I appreciate that many students want to enter university, seeing a degree as a means to a good career. But if it was easy to get in, then these degrees would be devalued.
It is becoming common in Hong Kong to complain. However, we should not object if an exam question is difficult.
Everyone has their own level and you need to be satisfied with your own abilities.
Ho Po-shan, Ho Man Tin
More must be done on urgent waste crisis
Elaine Yau's article ("Trash flow problem", April 22) reminded me of actions taken by the Cheung Chau Island Women's Association. These volunteers transported kitchen waste to a community facility, where it was sorted and turned into compost.
With a prosperous economy, people now take food for granted. Supermarkets have signs declaring "fresh food every day", which leads to a greater food waste problem. Also, because of traditional culture, where Chinese will show off their wealth by ordering a lot of dishes, there is a great deal of waste in restaurants.
The government's [proposed] food waste treatment centre on Lantau is a positive move but the capacity is way below the volume of such waste generated each day. We have only a few years left before our landfills reach saturation point so there is an urgent need to deal with our refuse problem.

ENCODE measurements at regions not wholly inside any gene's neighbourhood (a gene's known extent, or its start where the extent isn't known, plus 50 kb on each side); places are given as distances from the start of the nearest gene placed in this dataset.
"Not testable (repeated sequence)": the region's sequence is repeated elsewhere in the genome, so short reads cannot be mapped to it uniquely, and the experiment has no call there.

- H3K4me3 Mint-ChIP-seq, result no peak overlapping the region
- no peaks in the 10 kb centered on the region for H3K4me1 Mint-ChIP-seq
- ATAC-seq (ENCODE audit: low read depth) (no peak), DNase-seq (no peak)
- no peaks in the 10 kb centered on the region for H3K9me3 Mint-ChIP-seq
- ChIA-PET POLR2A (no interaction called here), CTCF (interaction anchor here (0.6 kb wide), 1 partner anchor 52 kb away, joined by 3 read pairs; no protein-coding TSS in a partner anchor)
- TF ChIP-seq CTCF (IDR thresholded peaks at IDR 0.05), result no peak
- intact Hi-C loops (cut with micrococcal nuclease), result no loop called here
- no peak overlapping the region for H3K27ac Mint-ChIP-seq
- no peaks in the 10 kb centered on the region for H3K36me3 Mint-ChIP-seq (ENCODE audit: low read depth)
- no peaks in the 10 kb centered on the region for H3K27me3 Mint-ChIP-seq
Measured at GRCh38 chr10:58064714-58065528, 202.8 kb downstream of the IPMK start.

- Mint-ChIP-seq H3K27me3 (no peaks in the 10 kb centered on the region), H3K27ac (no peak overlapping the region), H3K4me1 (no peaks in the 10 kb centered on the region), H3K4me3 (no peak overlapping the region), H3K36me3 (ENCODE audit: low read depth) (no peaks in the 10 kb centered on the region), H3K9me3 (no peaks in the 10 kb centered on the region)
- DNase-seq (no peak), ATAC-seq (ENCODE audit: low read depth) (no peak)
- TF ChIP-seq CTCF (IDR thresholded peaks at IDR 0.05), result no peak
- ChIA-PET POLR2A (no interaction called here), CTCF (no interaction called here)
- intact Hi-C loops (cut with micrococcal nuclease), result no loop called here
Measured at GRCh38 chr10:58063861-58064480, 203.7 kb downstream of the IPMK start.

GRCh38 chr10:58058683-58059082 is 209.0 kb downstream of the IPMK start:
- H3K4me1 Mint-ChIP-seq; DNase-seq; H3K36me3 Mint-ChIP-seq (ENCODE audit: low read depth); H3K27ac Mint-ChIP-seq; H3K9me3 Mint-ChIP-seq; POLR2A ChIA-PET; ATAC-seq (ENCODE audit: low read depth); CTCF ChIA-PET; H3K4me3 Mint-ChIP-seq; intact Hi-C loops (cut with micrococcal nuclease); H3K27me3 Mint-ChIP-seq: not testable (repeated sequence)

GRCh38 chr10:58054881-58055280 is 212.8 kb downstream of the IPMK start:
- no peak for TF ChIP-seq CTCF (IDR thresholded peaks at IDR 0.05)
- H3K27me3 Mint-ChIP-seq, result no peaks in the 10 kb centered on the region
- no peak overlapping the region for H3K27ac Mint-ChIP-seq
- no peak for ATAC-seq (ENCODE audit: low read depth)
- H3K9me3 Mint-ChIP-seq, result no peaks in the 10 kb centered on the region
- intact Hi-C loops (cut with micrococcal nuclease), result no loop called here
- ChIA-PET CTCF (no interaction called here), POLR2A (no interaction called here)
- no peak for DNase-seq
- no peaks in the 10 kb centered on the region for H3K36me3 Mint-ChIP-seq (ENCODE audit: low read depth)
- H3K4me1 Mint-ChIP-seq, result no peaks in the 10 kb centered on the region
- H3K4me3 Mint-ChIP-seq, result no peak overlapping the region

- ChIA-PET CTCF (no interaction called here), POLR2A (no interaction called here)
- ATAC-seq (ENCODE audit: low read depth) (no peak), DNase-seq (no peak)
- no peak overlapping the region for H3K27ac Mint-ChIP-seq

The government must act now before it is too late. The Lantau waste treatment centre must be much larger, and, to raise public awareness, there should be a levy charged on refuse. Also, restaurants should offer discounts to customers who order smaller meals.
I once saw a supermarket employee sprinkle bleach on unsold, date-expired, dumped bags of bread to deter scavengers. Think how much it would mean to poverty-stricken Hong Kong citizens if they could buy unsold perishable goods from stores at discounts.
Also, such produce could be transferred to food banks.
Priscilla Yip, Tsuen Wan
Recognise and respect ranks of hero helpers
I refer to L. M. S. Valerio's letter ("Unlikely to follow Brazil's fine example", April 22).
I agree that Hongkongers do not treat people with some specific job categories very well and tend to stereotype or even discriminate against them.
Domestic helpers are definitely one of these groups.
Their working hours are unacceptably long and their workload covers all of the housework.
They have to be on standby 24 hours a day. Many are woken up at night to deal with so-called "emergencies", from changing nappies for babies to helping with an elderly member of the family.
However, such hard work does not earn them proper respect.
I think Hongkongers could be more considerate.
They could put themselves in the shoes of the foreign domestic helpers and try to understand how it feels to have to work abroad just to provide for your family.
I do believe domestic helpers are heroes of their home country and family.
Oscar Wong Chun-yeung, Kwun Tong